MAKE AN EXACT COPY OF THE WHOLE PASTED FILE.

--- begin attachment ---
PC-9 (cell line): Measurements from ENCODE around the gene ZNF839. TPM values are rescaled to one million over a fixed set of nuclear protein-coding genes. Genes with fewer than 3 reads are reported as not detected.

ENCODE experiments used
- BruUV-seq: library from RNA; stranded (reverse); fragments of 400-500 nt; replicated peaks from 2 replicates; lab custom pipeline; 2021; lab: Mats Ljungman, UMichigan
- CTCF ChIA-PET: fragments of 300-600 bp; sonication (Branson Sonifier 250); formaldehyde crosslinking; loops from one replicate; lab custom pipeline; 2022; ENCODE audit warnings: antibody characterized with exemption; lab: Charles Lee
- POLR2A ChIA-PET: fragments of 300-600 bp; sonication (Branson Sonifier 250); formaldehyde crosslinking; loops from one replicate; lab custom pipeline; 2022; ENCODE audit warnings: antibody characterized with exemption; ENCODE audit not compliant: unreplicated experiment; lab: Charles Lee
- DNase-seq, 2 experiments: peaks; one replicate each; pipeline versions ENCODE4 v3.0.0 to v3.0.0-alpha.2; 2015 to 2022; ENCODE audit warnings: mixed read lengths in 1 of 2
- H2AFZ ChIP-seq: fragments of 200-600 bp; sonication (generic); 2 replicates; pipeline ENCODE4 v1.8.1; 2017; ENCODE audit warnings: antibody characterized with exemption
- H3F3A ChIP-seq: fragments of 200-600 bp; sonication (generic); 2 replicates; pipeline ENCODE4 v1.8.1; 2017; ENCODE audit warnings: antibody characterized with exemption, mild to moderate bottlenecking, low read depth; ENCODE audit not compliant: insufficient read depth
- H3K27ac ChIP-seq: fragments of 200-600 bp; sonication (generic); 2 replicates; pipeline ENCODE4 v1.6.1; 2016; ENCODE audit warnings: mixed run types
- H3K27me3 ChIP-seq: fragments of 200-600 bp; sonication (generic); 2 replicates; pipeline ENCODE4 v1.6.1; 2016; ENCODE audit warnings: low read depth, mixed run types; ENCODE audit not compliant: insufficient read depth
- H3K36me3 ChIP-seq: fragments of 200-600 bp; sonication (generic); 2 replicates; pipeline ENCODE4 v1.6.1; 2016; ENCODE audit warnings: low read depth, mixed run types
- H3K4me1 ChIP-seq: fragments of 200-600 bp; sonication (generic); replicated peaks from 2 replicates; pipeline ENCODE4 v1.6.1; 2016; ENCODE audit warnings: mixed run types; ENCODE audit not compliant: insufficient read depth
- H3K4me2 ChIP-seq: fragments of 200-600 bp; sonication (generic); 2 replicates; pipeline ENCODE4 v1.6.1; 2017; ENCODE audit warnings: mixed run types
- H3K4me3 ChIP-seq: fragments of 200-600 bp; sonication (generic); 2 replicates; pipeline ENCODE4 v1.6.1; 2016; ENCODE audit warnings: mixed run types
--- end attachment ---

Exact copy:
PC-9 (cell line): Measurements from ENCODE around the gene ZNF839. TPM values are rescaled to one million over a fixed set of nuclear protein-coding genes. Genes with fewer than 3 reads are reported as not detected.

ENCODE experiments used
- BruUV-seq: library from RNA; stranded (reverse); fragments of 400-500 nt; replicated peaks from 2 replicates; lab custom pipeline; 2021; lab: Mats Ljungman, UMichigan
- CTCF ChIA-PET: fragments of 300-600 bp; sonication (Branson Sonifier 250); formaldehyde crosslinking; loops from one replicate; lab custom pipeline; 2022; ENCODE audit warnings: antibody characterized with exemption; lab: Charles Lee
- POLR2A ChIA-PET: fragments of 300-600 bp; sonication (Branson Sonifier 250); formaldehyde crosslinking; loops from one replicate; lab custom pipeline; 2022; ENCODE audit warnings: antibody characterized with exemption; ENCODE audit not compliant: unreplicated experiment; lab: Charles Lee
- DNase-seq, 2 experiments: peaks; one replicate each; pipeline versions ENCODE4 v3.0.0 to v3.0.0-alpha.2; 2015 to 2022; ENCODE audit warnings: mixed read lengths in 1 of 2
- H2AFZ ChIP-seq: fragments of 200-600 bp; sonication (generic); 2 replicates; pipeline ENCODE4 v1.8.1; 2017; ENCODE audit warnings: antibody characterized with exemption
- H3F3A ChIP-seq: fragments of 200-600 bp; sonication (generic); 2 replicates; pipeline ENCODE4 v1.8.1; 2017; ENCODE audit warnings: antibody characterized with exemption, mild to moderate bottlenecking, low read depth; ENCODE audit not compliant: insufficient read depth
- H3K27ac ChIP-seq: fragments of 200-600 bp; sonication (generic); 2 replicates; pipeline ENCODE4 v1.6.1; 2016; ENCODE audit warnings: mixed run types
- H3K27me3 ChIP-seq: fragments of 200-600 bp; sonication (generic); 2 replicates; pipeline ENCODE4 v1.6.1; 2016; ENCODE audit warnings: low read depth, mixed run types; ENCODE audit not compliant: insufficient read depth
- H3K36me3 ChIP-seq: fragments of 200-600 bp; sonication (generic); 2 replicates; pipeline ENCODE4 v1.6.1; 2016; ENCODE audit warnings: low read depth, mixed run types
- H3K4me1 ChIP-seq: fragments of 200-600 bp; sonication (generic); replicated peaks from 2 replicates; pipeline ENCODE4 v1.6.1; 2016; ENCODE audit warnings: mixed run types; ENCODE audit not compliant: insufficient read depth
- H3K4me2 ChIP-seq: fragments of 200-600 bp; sonication (generic); 2 replicates; pipeline ENCODE4 v1.6.1; 2017; ENCODE audit warnings: mixed run types
- H3K4me3 ChIP-seq: fragments of 200-600 bp; sonication (generic); 2 replicates; pipeline ENCODE4 v1.6.1; 2016; ENCODE audit warnings: mixed run types